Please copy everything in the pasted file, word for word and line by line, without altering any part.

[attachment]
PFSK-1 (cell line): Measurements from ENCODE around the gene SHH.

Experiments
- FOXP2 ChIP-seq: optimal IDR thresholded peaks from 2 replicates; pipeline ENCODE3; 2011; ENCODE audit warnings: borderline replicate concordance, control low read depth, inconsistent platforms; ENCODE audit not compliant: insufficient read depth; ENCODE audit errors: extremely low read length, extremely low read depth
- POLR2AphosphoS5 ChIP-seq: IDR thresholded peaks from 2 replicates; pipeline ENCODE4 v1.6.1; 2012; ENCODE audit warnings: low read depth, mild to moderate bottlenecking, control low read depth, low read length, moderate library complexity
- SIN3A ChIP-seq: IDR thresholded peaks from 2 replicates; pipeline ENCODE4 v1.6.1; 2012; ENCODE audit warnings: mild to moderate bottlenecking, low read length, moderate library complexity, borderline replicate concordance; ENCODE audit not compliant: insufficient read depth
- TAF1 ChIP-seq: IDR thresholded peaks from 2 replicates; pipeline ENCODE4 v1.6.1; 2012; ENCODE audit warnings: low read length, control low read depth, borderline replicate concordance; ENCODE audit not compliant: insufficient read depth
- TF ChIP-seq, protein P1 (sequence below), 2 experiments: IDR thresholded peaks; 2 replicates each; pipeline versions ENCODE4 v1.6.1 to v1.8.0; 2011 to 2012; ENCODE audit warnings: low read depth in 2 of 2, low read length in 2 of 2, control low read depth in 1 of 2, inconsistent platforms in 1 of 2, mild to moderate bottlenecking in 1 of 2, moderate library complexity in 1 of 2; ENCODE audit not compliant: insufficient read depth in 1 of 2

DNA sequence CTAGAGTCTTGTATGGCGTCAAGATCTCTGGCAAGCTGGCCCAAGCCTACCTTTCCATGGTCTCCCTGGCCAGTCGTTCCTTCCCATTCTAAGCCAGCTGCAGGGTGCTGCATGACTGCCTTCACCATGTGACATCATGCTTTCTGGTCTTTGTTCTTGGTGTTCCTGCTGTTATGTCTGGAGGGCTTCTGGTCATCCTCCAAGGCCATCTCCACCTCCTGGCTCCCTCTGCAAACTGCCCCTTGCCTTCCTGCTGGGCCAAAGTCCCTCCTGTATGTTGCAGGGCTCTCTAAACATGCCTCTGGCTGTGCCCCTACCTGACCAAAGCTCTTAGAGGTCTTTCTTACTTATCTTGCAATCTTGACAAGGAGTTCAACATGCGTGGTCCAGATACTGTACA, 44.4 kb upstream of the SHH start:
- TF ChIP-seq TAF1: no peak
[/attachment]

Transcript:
PFSK-1 (cell line): Measurements from ENCODE around the gene SHH.

Experiments
- FOXP2 ChIP-seq: optimal IDR thresholded peaks from 2 replicates; pipeline ENCODE3; 2011; ENCODE audit warnings: borderline replicate concordance, control low read depth, inconsistent platforms; ENCODE audit not compliant: insufficient read depth; ENCODE audit errors: extremely low read length, extremely low read depth
- POLR2AphosphoS5 ChIP-seq: IDR thresholded peaks from 2 replicates; pipeline ENCODE4 v1.6.1; 2012; ENCODE audit warnings: low read depth, mild to moderate bottlenecking, control low read depth, low read length, moderate library complexity
- SIN3A ChIP-seq: IDR thresholded peaks from 2 replicates; pipeline ENCODE4 v1.6.1; 2012; ENCODE audit warnings: mild to moderate bottlenecking, low read length, moderate library complexity, borderline replicate concordance; ENCODE audit not compliant: insufficient read depth
- TAF1 ChIP-seq: IDR thresholded peaks from 2 replicates; pipeline ENCODE4 v1.6.1; 2012; ENCODE audit warnings: low read length, control low read depth, borderline replicate concordance; ENCODE audit not compliant: insufficient read depth
- TF ChIP-seq, protein P1 (sequence below), 2 experiments: IDR thresholded peaks; 2 replicates each; pipeline versions ENCODE4 v1.6.1 to v1.8.0; 2011 to 2012; ENCODE audit warnings: low read depth in 2 of 2, low read length in 2 of 2, control low read depth in 1 of 2, inconsistent platforms in 1 of 2, mild to moderate bottlenecking in 1 of 2, moderate library complexity in 1 of 2; ENCODE audit not compliant: insufficient read depth in 1 of 2

DNA sequence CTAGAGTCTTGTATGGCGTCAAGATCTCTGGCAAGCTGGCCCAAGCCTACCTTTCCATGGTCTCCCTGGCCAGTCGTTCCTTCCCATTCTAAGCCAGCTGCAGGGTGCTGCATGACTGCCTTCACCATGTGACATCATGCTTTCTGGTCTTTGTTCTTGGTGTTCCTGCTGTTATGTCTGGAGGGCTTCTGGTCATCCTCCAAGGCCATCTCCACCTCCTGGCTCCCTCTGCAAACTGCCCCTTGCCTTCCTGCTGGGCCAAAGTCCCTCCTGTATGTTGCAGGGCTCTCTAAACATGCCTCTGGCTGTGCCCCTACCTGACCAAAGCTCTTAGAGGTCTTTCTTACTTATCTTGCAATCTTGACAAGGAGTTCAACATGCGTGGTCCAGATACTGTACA, 44.4 kb upstream of the SHH start:
- TF ChIP-seq TAF1: no peak